At a minimum, your drug and
alcohol policy should:
ā ā Prohibit the use, possession, sale,
distribution or manufacture of
drugs and drug paraphernalia at
ā ā Forbid employees from reporting
to work while under the infuence.
ā ā Reserve the right to conduct
searches of workspaces upon rea-
ā ā Ensure compliance with applicable
federal and state laws.
While you can still opt for a
zero-tolerance policy, think about
whether that makes sense in light
of your recruitment and retention
goals as well as your ability to comply with state law, Reidy said. For
example, Maine prohibits employers from firing workers for the first
failed drug test; instead, employees
must be given the chance to complete a rehab program.
And remember, there are other
options besides termination, Reidy
said. Just as many employers are
giving applicants and employees with
criminal records a second chance,
you might consider doing the same
for those with a history of drug or
alcohol abuse. Consider becoming a
“recovery-friendly workplace” with
policies that focus on:
ā ā Workplace education and outreach.
ā ā Coordination with an employee
assistance program and wellness
ā ā Supervisor training.
ā ā HR support.
ā ā Confdential access to peer recov-
Regardless of the specifc policy, be consistent when testing and
disciplining employees, Reidy said.
“Remember that supervisors are your
eyes and ears.” Train them to spot a
problem, and make sure they know
who to contact in an emergency. The
issues are complicated, but you don’t
have to handle them alone.
—Lisa Nagele-Piazza, J.D., SHRM-SCP
GO TO CAMPS
Onboarding takes time and
effort, especially if you want to
target it to the needs of new supervisors. A successful manager
onboarding program boils down
to five key ingredients, according
to organizational development
leader Loubna Noureddin:
Connect. Create a connection with the new or promot- ed manager prior to and
throughout the frst 90 days. This
alleviates the stress that comes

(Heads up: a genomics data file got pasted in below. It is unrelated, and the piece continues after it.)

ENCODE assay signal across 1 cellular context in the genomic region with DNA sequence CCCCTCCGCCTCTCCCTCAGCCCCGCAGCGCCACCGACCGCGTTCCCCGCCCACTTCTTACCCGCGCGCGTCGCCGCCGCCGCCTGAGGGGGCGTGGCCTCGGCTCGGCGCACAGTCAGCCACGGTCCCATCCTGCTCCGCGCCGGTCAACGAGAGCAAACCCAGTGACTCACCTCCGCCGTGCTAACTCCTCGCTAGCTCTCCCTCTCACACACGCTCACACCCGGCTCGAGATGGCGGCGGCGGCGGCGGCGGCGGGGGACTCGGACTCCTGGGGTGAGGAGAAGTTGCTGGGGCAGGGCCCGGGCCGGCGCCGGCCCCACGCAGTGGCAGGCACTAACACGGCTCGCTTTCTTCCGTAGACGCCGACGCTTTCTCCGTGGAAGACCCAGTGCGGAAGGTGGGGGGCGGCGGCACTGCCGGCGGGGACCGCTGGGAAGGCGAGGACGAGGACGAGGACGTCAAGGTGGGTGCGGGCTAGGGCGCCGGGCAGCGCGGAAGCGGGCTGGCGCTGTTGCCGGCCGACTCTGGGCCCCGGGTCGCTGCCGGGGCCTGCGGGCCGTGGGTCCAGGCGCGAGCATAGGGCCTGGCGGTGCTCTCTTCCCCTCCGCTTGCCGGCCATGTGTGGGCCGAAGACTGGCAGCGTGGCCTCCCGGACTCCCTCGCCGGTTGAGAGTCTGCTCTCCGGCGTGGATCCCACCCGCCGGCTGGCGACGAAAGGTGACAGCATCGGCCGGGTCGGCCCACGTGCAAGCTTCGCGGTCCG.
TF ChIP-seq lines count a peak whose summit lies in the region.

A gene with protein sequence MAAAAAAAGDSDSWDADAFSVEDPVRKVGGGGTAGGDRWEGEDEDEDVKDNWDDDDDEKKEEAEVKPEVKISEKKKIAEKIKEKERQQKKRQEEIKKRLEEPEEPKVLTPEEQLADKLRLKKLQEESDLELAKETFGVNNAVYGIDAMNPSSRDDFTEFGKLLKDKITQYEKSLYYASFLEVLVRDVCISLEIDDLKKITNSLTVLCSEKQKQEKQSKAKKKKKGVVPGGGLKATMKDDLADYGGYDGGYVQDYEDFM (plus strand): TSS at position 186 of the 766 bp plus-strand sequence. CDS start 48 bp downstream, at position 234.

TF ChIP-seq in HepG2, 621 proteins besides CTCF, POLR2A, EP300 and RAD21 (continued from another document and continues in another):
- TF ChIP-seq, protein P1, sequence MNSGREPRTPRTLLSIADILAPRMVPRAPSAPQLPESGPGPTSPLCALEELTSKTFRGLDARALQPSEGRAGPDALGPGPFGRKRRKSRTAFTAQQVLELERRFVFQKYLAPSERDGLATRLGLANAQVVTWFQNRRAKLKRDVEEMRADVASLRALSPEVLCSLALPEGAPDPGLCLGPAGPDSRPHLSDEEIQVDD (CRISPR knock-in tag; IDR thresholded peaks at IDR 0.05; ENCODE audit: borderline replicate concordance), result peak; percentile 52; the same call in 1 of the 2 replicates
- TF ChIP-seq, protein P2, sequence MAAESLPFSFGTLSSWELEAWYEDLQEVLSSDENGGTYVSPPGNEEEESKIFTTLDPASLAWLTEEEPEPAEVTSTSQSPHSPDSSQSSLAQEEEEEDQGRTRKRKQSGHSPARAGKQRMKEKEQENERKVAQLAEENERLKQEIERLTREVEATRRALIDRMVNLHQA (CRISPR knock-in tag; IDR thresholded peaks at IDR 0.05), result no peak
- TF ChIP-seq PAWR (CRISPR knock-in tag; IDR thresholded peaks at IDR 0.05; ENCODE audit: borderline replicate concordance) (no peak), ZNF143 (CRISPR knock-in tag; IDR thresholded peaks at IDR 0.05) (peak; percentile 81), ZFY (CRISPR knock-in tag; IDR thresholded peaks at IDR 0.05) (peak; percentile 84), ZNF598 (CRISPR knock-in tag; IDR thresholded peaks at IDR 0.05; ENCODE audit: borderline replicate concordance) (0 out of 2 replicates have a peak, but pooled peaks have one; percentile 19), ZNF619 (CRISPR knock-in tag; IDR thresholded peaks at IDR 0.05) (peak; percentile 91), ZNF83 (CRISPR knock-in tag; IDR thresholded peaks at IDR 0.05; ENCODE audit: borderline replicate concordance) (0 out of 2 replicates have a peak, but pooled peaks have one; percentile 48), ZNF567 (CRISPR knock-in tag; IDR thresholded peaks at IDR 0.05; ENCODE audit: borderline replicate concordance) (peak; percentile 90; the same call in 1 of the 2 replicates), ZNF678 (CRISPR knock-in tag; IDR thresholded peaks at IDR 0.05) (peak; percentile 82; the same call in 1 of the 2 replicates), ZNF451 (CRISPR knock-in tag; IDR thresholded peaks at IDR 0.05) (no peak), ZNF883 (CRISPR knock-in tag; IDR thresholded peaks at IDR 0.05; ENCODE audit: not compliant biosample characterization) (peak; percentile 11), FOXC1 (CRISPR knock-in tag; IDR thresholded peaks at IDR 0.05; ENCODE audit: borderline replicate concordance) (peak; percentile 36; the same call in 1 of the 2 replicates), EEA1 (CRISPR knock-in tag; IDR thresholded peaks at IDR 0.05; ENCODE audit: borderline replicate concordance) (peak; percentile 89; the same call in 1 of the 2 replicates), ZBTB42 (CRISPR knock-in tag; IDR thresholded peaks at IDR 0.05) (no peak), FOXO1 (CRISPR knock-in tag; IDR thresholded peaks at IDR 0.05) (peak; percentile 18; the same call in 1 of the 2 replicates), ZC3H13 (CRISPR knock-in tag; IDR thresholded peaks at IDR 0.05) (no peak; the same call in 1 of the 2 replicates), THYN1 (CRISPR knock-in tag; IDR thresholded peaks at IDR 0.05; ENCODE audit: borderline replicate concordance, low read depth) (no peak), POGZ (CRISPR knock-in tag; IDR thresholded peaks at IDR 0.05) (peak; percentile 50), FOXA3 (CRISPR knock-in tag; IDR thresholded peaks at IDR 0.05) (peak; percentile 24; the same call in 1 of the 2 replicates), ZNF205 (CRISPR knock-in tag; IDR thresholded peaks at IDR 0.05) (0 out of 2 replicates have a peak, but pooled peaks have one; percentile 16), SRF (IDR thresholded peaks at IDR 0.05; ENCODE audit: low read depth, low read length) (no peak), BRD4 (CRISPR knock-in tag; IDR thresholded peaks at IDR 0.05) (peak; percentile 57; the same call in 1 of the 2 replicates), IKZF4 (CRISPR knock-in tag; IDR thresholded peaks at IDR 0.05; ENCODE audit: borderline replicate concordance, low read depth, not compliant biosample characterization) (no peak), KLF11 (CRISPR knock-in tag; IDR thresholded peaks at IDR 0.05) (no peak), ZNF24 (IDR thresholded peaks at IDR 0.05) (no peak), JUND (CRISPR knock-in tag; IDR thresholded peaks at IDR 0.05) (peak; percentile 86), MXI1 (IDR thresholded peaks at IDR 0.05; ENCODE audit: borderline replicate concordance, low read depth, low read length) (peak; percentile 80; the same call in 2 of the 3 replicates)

with not knowing what to expect.
Align. Select a mentor or buddy who is invested in the right leadership behaviors
to help the manager navigate the
process. Train him or her to help
the new manager acclimate to
Manage. Schedule time to meet with the new manager on day one and connect daily for optimal results. Share your
vision, values and expectations.
Discuss challenges and design a
personalized development plan. If
needed, ask an internal or external
coach to help the manager integrate into the new role.
Plan. Schedule meetings and shadowing moments with key stakeholders. Assess progress
and initiate career development
discussions early in the process.
Streamline. Integrate feedback loops and “wow” moments, such as a welcome gift, lunch
with peers or a surprise visit from
a senior leader.
WILL NYC WORKERS GET A LEGAL
RIGHT TO DISCONNECT? A New York City lawmaker recently proposed legislation that would
impose fnes on employers in the city that require workers to connect
electronically when they’re of duty.
With some exceptions, the Right to Disconnect Bill would ban private
employers with 10 or more employees from obliging people to respond
to e-mails, texts and other electronic communications outside of their
scheduled work hours. If passed, New York City would be the frst Amer-
ican jurisdiction to ofer workers a right to disconnect. France, Germany,
Italy and the Philippines have passed similar laws. Here’s a look at the
fnes companies in the Big Apple could face:
for requiring an employee
to access electronic
outside of standard
for disciplining an
employee for failing to
access of-hours messages
(in addition to lost wages
for fring a worker for the
same reason, plus the
worker could be eligible